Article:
First a note about riding and me. I have a bad back and the first thing that I did was adjust the classic touring handlebars as far back as possible so I would not have to lean forward. This helped a lot, but was not enough for me. I found that after many hours of riding in this position, the muscles in the back of my neck get tied up in knots, making it very uncomfortable. If I were going to purchase this motorcycle, I would have to replace these handlebars or put on pull back risers. I will evaluate this motorcycle as though this was not a problem for me.

Test Ride

I found the bike to be very dependable and it was consistent as anything that I can remember. It always started on the first compression stroke. It always felt the same whether it was turning, breaking or acceleration. No surprises. Just like a really good friend that you know you can depend on. And boy am I glad this ride had a stage one kit installed. If there was anything that I found less than great was the time spent in the passing lane. It needs a little more power. Of course, it did not help riding with a friend that had an 80-inch V-ROD.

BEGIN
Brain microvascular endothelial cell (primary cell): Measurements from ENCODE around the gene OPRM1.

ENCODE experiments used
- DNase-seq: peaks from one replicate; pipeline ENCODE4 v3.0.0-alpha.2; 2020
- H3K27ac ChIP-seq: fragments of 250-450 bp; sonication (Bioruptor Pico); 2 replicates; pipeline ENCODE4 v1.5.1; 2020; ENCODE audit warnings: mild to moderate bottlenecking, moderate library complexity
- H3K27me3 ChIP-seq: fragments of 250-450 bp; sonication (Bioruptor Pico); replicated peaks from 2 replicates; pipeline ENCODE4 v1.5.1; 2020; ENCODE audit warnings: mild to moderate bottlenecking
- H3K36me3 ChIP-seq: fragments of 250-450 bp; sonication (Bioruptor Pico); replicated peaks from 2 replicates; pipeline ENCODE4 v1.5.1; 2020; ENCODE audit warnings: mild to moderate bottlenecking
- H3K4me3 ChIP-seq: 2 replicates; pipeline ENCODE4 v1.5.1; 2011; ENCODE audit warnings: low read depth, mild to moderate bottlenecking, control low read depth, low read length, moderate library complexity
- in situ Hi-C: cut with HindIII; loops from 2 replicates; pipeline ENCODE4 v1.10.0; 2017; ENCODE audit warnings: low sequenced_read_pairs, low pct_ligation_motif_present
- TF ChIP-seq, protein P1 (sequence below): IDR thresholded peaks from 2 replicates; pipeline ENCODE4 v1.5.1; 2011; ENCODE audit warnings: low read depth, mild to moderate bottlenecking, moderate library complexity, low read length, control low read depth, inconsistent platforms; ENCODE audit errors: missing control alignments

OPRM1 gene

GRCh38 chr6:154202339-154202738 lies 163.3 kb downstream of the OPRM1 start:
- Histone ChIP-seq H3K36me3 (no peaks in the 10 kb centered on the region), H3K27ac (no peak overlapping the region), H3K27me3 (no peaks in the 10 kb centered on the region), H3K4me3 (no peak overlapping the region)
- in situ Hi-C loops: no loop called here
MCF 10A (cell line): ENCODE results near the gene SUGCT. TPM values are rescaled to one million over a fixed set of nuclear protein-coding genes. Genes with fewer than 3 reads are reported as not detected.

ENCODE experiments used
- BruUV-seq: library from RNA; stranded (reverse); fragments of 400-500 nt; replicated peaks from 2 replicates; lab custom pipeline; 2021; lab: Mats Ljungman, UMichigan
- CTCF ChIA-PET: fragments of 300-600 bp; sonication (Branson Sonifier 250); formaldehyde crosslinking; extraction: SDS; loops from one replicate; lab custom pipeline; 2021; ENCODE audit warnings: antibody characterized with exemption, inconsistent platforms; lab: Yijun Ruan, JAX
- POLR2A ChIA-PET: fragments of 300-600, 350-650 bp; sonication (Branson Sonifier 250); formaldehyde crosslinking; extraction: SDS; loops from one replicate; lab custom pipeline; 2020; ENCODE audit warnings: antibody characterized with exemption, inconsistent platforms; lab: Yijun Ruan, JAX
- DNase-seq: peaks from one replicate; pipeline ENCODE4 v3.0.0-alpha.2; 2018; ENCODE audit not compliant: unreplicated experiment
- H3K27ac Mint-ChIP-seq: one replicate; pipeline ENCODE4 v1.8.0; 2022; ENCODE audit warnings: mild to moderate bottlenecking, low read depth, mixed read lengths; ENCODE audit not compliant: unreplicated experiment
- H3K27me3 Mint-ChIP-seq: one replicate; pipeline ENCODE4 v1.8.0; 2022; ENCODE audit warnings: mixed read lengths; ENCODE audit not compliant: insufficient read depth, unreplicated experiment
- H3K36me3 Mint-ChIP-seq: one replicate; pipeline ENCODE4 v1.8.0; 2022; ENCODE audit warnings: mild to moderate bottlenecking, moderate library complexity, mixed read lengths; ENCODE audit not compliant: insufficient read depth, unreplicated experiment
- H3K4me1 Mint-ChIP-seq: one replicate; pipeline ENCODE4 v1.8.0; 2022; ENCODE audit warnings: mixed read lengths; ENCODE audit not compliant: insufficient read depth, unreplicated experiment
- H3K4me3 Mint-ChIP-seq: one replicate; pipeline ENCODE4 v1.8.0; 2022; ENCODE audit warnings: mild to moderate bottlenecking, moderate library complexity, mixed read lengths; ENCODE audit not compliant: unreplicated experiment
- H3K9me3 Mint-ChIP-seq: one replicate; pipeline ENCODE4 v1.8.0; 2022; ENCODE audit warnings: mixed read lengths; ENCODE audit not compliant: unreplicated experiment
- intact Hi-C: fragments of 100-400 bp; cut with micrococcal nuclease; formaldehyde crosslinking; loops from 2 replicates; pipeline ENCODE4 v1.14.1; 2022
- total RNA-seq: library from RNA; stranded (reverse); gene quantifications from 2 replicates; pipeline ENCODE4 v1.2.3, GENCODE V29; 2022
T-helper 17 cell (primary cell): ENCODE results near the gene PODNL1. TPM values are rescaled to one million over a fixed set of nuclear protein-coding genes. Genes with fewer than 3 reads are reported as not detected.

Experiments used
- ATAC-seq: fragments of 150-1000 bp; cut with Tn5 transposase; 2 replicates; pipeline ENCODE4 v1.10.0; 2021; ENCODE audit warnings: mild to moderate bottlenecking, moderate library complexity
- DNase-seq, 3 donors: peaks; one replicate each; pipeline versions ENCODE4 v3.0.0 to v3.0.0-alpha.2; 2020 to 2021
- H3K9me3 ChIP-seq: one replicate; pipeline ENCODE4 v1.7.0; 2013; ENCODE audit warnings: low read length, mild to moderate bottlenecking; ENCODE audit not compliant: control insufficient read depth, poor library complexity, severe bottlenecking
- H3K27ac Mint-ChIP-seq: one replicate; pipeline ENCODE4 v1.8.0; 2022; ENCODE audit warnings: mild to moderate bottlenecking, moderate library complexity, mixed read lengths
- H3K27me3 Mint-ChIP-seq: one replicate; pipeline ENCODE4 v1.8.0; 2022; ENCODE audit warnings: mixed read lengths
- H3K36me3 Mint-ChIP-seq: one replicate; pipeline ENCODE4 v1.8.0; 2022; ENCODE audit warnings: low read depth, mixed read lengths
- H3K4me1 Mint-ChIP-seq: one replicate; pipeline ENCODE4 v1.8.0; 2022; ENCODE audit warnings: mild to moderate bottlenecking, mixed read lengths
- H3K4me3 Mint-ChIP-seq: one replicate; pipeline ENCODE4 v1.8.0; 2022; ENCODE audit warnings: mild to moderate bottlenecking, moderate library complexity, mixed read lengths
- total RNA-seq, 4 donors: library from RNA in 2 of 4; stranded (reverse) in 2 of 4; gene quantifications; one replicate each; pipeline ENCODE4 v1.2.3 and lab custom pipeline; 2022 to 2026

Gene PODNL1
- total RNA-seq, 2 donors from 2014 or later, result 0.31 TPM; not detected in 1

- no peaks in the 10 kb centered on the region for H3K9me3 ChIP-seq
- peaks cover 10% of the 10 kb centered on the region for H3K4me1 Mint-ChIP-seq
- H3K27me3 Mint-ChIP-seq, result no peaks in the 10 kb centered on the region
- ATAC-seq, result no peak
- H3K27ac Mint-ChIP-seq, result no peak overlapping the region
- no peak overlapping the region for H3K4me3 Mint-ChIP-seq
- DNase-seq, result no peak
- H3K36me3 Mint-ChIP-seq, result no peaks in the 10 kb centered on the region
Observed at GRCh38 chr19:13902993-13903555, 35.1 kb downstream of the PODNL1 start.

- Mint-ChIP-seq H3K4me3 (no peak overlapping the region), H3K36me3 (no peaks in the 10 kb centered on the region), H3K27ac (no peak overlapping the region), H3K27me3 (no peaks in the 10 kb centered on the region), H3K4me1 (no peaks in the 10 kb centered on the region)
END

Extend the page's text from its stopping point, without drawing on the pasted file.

The Twin Cam B™ engine is sure nice and smooth. You can hardly tell it is running at idle, unlike the rubber-mounted twin Cam engines in the touring bikes. But at speed, I think the rubber-mounted engines run a little smoother. Not much though.